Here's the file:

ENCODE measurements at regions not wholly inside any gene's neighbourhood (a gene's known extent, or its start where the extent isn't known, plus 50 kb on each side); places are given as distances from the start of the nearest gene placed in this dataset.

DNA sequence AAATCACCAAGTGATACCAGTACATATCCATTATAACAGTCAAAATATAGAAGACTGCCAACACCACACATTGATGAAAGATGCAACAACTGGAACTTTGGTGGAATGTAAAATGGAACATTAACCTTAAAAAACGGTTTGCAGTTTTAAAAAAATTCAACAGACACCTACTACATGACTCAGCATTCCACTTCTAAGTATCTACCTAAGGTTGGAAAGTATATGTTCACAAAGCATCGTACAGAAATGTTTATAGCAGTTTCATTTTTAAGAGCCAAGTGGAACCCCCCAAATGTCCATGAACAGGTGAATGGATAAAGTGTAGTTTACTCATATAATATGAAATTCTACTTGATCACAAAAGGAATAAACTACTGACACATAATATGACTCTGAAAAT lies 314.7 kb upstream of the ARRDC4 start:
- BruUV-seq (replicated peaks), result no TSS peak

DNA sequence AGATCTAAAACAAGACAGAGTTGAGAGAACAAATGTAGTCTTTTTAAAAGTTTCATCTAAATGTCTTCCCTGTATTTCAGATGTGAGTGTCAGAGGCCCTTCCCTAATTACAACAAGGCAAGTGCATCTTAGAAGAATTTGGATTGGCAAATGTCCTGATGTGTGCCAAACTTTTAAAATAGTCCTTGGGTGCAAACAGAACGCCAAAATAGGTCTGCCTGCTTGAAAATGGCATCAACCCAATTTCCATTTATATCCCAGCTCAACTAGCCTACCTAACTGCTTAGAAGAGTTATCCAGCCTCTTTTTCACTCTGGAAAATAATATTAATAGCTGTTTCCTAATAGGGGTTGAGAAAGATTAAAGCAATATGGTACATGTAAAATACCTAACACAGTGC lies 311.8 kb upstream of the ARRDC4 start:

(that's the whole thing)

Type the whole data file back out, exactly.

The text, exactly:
ENCODE measurements at regions not wholly inside any gene's neighbourhood (a gene's known extent, or its start where the extent isn't known, plus 50 kb on each side); places are given as distances from the start of the nearest gene placed in this dataset.

DNA sequence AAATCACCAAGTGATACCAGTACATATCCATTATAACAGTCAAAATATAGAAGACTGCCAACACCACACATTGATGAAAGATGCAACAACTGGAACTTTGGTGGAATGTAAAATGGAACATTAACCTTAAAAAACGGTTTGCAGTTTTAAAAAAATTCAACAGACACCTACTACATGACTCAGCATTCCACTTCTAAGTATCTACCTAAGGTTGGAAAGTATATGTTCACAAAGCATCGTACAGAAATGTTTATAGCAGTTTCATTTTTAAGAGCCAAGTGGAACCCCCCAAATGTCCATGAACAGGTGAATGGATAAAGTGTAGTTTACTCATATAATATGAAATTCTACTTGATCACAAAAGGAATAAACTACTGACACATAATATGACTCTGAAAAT lies 314.7 kb upstream of the ARRDC4 start:
- BruUV-seq (replicated peaks), result no TSS peak

DNA sequence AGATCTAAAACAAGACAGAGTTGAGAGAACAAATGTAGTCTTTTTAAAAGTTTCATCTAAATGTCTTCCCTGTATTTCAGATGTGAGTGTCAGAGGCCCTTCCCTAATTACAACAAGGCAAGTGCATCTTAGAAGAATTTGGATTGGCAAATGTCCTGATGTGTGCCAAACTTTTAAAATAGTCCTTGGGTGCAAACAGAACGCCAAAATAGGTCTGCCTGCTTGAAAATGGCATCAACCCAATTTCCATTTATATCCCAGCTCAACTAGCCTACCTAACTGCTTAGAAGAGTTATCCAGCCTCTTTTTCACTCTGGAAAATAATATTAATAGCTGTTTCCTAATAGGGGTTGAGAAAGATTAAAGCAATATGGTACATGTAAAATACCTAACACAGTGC lies 311.8 kb upstream of the ARRDC4 start: